Temozolomide, Vincristine, and Irinotecan in Treating Young Patients With Refractory Solid Tumors
RATIONALE: Drugs used in chemotherapy, such as temozolomide, vincristine, and irinotecan, work in different ways to stop the growth of tumor cells, either by killing the cells or by stopping them from dividing. Giving more than one drug (combination chemotherapy) may kill more tumor cells.
PURPOSE: This phase I trial is studying the side effects and best dose of irinotecan when given together with temozolomide and vincristine in treating young patients with refractory solid tumors.
|Brain and Central Nervous System Tumors Unspecified Childhood Solid Tumor, Protocol Specific||Drug: irinotecan hydrochloride Drug: temozolomide Drug: vincristine sulfate||Phase 1|
|Study Design:||Intervention Model: Single Group Assignment
Masking: Open Label
Primary Purpose: Treatment
|Official Title:||A Phase I Study of Temozolomide, Oral Irinotecan, and Vincristine for Children With Refractory Solid Tumors|
- Determine maximum tolerated dose (MTD) of oral irinotecan [ Time Frame: length of study ]To estimate the maximum tolerated dose (MTD) of oral irinotecan administered on two different schedules together with fixed-dose temozolomide and vincristine in children with refractory solid tumors or brain tumors
- To preliminarily define the antitumor activity [ Time Frame: Length of study ]To preliminarily define the antitumor activity of this drug combination within the confines of a Phase 1 study.
|Study Start Date:||October 2005|
|Study Completion Date:||January 2011|
|Primary Completion Date:||June 2009 (Final data collection date for primary outcome measure)|
Experimental: Oral Irinotecan, temozolomide and vincristine sulfate
see detailed description
|Drug: irinotecan hydrochloride Drug: temozolomide Drug: vincristine sulfate|
- Determine the maximum tolerated dose and recommended phase II dose of irinotecan when administered with temozolomide and vincristine in young patients with refractory solid tumors, including brain tumors.
- Determine the toxic effects of this regimen in these patients.
- Compare the toxic effects of this regimen in patients with low- vs high-risk UGT1A1 genotypes.
- Determine the pharmacokinetics of irinotecan in these patients.
- Determine, preliminarily, the antitumor activity of this regimen in these patients.
- Correlate UGT1A1, UGT1A7, UGT1A9, and BCRP genotypes with the pharmacokinetics and pharmacodynamics of irinotecan and its metabolites in these patients.
OUTLINE: This is a multicenter, dose-escalation study of irinotecan. Patients are stratified according to UGT1A1 genotype (high-risk [7/7 or 6/7 genotype AND bilirubin ≥ 0.6 mg/dL] vs low-risk [absence of high-risk criteria]) if a high-risk patient experiences a dose-limiting toxicity (DLT).
Patients receive oral temozolomide on days 1-5 and oral irinotecan on days 1-5 and 8-12. Patients also receive vincristine IV over 1 minute on days 1 and 8. Treatment repeats every 21 days for up to 17 courses in the absence of disease progression or unacceptable toxicity.
Cohorts of 3-6 patients receive escalating doses of irinotecan until the maximum tolerated dose (MTD) is determined. The MTD is defined as the dose preceding that at which 2 of 6 patients experience DLT.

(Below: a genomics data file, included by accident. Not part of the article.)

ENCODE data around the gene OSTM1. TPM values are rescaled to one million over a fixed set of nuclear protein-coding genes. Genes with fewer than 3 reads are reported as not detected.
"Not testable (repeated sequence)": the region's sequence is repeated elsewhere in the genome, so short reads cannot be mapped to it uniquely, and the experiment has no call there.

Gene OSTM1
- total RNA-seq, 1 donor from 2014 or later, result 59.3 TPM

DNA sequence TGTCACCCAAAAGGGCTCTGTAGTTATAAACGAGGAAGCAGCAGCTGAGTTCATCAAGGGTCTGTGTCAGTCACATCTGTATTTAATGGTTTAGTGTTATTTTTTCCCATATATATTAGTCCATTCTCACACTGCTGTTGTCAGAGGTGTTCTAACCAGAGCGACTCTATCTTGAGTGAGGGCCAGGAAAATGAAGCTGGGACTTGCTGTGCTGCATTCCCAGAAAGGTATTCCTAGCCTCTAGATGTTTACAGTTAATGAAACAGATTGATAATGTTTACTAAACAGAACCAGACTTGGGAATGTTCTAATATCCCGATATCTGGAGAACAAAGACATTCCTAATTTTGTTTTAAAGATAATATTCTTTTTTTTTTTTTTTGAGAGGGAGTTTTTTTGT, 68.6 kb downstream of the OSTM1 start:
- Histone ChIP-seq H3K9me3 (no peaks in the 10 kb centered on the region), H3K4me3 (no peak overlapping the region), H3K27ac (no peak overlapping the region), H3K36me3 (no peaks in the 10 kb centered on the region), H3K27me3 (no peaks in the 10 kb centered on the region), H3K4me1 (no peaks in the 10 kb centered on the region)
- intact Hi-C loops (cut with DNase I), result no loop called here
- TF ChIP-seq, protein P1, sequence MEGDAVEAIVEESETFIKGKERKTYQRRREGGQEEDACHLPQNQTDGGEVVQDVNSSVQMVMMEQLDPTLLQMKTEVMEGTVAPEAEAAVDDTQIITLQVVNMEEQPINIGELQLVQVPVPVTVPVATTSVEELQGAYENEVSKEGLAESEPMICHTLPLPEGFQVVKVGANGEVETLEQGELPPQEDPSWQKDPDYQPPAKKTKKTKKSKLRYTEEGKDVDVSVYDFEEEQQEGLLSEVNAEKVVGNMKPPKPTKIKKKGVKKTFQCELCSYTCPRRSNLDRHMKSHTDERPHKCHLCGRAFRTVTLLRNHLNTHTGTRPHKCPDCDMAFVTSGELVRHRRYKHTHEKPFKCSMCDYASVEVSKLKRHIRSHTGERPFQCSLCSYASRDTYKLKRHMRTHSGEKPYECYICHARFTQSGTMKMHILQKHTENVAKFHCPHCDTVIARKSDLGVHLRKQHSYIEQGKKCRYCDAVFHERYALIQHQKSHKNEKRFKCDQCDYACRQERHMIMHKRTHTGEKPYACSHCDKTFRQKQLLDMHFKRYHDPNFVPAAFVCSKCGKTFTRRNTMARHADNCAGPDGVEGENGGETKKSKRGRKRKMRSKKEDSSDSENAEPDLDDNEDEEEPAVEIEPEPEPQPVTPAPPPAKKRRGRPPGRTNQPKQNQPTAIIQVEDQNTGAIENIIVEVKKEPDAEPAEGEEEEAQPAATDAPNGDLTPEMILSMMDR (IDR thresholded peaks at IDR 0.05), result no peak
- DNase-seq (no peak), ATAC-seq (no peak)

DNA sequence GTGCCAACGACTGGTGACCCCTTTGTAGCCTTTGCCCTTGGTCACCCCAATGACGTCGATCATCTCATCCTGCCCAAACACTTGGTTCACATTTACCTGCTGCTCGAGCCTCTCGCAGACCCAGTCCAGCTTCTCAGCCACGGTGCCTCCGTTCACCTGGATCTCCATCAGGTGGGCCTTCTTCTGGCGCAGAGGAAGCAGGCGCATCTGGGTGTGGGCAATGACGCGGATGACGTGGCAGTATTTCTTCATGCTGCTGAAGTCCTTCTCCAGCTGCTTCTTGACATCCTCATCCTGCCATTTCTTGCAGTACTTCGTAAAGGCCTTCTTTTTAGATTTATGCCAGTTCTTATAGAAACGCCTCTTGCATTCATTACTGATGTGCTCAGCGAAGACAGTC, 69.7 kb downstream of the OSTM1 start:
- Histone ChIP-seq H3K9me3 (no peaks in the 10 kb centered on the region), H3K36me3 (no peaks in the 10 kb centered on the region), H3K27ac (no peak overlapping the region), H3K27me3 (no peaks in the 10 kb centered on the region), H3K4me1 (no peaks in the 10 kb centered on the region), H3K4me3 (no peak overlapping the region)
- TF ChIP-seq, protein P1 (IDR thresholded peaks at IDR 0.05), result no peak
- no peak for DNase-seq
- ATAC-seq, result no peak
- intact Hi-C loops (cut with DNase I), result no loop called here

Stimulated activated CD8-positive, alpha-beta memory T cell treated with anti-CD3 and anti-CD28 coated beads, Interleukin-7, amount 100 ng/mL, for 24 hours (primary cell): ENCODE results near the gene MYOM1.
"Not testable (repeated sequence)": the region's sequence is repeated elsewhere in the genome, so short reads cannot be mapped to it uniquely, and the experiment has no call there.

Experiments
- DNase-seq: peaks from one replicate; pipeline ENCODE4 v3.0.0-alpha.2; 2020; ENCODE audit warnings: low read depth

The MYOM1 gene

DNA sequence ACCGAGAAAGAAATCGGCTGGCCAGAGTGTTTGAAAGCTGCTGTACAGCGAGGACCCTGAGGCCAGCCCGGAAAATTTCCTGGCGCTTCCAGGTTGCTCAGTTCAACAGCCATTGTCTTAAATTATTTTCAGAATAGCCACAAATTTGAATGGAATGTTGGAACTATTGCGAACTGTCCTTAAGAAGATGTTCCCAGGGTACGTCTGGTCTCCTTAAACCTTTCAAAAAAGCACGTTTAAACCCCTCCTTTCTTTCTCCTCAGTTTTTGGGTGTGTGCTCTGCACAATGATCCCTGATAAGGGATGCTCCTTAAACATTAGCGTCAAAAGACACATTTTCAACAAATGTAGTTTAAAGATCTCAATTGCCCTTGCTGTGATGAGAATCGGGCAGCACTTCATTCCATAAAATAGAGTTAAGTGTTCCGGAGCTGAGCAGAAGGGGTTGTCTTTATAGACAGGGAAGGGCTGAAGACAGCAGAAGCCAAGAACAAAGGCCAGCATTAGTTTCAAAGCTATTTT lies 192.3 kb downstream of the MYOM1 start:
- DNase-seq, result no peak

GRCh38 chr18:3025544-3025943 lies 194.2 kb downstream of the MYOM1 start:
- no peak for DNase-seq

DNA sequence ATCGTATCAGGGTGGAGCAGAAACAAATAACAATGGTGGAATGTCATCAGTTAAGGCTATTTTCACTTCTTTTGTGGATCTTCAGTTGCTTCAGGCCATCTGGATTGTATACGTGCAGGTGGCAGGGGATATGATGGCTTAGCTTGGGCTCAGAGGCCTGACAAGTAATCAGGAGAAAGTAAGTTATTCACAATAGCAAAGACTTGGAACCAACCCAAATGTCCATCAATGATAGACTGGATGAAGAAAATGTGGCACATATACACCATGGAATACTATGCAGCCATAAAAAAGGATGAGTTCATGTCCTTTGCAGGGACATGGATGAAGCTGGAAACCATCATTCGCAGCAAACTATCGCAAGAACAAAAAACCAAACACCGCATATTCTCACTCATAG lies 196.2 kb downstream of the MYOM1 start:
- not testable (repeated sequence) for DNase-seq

After completion of study treatment, patients are followed for 1 month and then annually thereafter.
PROJECTED ACCRUAL: A total of 3-36 patients will be accrued for this study within 18 months.
Please refer to this study by its ClinicalTrials.gov identifier: NCT00138216
|United States, Alabama|
|Lurleen Wallace Comprehensive Cancer at University of Alabama - Birmingham|
|Birmingham, Alabama, United States, 35294|
|United States, California|
|Children's Hospital of Orange County|
|Orange, California, United States, 92868|
|Stanford Cancer Center|
|Stanford, California, United States, 94305-5824|
|United States, Illinois|
|Children's Memorial Hospital - Chicago|
|Chicago, Illinois, United States, 60614|
|United States, Indiana|
|Indiana University Melvin and Bren Simon Cancer Center|
|Indianapolis, Indiana, United States, 46202-5289|
|United States, Massachusetts|
|Dana-Farber/Harvard Cancer Center at Dana Farber Cancer Institute|
|Boston, Massachusetts, United States, 02115|
|United States, Minnesota|
|Masonic Cancer Center at University of Minnesota|
|Minneapolis, Minnesota, United States, 55455|
|Mayo Clinic Cancer Center|
|Rochester, Minnesota, United States, 55905|
|United States, New York|
|Herbert Irving Comprehensive Cancer Center at Columbia University Medical Center|
|New York, New York, United States, 10032|
|SUNY Upstate Medical University Hospital|
|Syracuse, New York, United States, 13210|
|United States, Ohio|
|Cincinnati Children's Hospital Medical Center|
|Cincinnati, Ohio, United States, 45229-3039|
|United States, Oregon|
|Oregon Health and Science University Cancer Institute|
|Portland, Oregon, United States, 97239-3098|
|United States, Pennsylvania|
|Lehigh Valley Hospital - Muhlenberg|
|Bethlehem, Pennsylvania, United States, 18107|
|Children's Hospital of Philadelphia|
|Philadelphia, Pennsylvania, United States, 19104-9786|
|United States, Texas|
|Simmons Comprehensive Cancer Center at University of Texas Southwestern Medical Center - Dallas|
|Dallas, Texas, United States, 75390|
|United States, Washington|
|Children's Hospital and Regional Medical Center - Seattle|
|Seattle, Washington, United States, 98105|
|Hospital for Sick Children|
|Toronto, Ontario, Canada, M5G 1X8|
|Hopital Sainte Justine|
|Montreal, Quebec, Canada, H3T 1C5|
|Study Chair:||Lars M. Wagner, MD||Children's Hospital Medical Center, Cincinnati|
|Study Chair:||John P. Perentesis, MD||Children's Hospital Medical Center, Cincinnati|